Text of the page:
Skin-To-Skin Contact, Rooming Together Are Important For New Moms, Babies
A wakeup call for new moms and hospital nurseries around the country: a researcher at Presbyterian Hospital of Dallas says mothers actually sleep better when the newborn stays in the room with mom -- not in the nursery.
Rooming together and skin-to-skin contact immediately after birth have numerous other benefits for mom and baby, said Jeannette Crenshaw, RN, MSN, author of a new review article in the current edition of The Journal of Perinatal Education: Advancing Normal Birth.
"We're too quick to separate mom and baby after birth," Crenshaw said. "Studies have shown moms don't get more sleep when babies are in the nursery. And when you keep them together, they get to know each other sooner, which impacts maternal caregiver skills."
Babies who are kept with their mothers cry less, are easier to soothe, and sleep more soundly, according to Crenshaw's paper. Babies who room-in with their mother also breastfeed sooner, gain more weight, and are less likely to develop jaundice, according to the research.
"For years the thinking has been that if the baby stays in the hospital nursery at night the parents will be more rested when they get home and better able to care for their newborn," said Presbyterian pediatrician Dr. Early Denison. "But pediatricians should consider recommending that parents keep their newborns with them throughout their hospital stay to promote optimal breastfeeding and bonding with the baby."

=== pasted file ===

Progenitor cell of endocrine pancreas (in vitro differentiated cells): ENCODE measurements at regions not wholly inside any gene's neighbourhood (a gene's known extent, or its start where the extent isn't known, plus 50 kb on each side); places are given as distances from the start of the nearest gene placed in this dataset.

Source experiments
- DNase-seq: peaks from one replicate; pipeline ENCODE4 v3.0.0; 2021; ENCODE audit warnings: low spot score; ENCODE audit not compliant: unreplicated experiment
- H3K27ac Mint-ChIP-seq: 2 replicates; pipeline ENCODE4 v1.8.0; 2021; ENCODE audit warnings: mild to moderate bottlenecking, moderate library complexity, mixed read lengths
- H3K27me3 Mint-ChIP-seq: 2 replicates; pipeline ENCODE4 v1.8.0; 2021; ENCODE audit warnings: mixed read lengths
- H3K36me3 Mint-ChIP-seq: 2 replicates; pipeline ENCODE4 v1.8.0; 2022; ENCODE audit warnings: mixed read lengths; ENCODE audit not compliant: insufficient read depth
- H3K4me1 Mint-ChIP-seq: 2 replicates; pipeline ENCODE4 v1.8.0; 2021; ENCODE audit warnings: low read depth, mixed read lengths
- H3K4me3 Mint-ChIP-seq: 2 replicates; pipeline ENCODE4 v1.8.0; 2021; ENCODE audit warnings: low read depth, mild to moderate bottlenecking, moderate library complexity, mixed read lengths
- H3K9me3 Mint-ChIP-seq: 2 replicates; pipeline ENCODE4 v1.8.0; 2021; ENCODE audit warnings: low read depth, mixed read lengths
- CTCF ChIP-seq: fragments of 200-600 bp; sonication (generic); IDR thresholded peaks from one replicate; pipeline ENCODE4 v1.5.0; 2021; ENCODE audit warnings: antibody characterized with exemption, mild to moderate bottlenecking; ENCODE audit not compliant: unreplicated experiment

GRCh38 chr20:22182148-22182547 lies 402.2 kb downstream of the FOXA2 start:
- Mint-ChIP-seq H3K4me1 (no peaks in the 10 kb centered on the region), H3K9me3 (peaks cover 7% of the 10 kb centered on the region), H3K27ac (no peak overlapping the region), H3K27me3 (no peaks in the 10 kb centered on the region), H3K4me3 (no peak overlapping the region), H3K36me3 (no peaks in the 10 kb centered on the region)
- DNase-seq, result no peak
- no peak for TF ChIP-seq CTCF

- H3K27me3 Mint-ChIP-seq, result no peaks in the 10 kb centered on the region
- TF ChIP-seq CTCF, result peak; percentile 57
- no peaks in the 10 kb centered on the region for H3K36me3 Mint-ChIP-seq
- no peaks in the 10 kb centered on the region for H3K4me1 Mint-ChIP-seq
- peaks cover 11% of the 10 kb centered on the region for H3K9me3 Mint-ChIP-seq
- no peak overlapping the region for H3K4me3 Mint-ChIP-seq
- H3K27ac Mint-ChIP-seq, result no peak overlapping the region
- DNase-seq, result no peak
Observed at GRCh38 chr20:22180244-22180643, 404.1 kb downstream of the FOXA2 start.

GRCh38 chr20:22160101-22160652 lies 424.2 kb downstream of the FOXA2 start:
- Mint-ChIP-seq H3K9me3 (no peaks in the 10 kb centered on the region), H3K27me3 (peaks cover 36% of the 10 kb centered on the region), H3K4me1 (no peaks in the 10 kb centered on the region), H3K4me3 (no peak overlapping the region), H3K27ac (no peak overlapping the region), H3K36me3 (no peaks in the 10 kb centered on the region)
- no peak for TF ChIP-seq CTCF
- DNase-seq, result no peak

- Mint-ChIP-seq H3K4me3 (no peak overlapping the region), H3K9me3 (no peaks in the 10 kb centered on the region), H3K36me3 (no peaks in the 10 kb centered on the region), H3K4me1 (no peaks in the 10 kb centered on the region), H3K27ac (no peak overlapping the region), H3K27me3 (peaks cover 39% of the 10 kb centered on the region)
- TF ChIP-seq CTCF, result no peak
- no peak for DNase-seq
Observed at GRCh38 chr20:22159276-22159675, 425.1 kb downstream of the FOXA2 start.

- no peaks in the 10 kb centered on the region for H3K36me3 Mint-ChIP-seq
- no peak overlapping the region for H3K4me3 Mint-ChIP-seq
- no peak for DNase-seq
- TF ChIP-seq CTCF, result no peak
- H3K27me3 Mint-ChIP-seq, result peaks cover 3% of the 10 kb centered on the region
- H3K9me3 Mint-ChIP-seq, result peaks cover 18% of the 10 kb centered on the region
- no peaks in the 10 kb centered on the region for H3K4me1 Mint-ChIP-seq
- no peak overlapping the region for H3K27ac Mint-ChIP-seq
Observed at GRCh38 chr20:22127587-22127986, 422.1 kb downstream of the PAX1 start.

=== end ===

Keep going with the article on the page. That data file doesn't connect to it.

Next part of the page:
Mothers who are with their babies for longer periods of time also have higher scores on tests that measure the strength of their attachment to their newborns.
Mothers and newborns also should have skin-to-skin contact immediately after birth, according to the paper. Babies placed skin-to-skin on their mothers stay warmer, cry less, have lower levels of stress hormones and breastfeed sooner than newborns who are separated from their mothers immediately after birth, said Crenshaw, clinical education specialist for The Center for Learning at Texas Health Resources, the parent organization of Presbyterian Hospital of Dallas.
"And the baby is exposed to the normal bacteria on the mother's skin, which may protect the baby from becoming sick from harmful germs," Crenshaw added.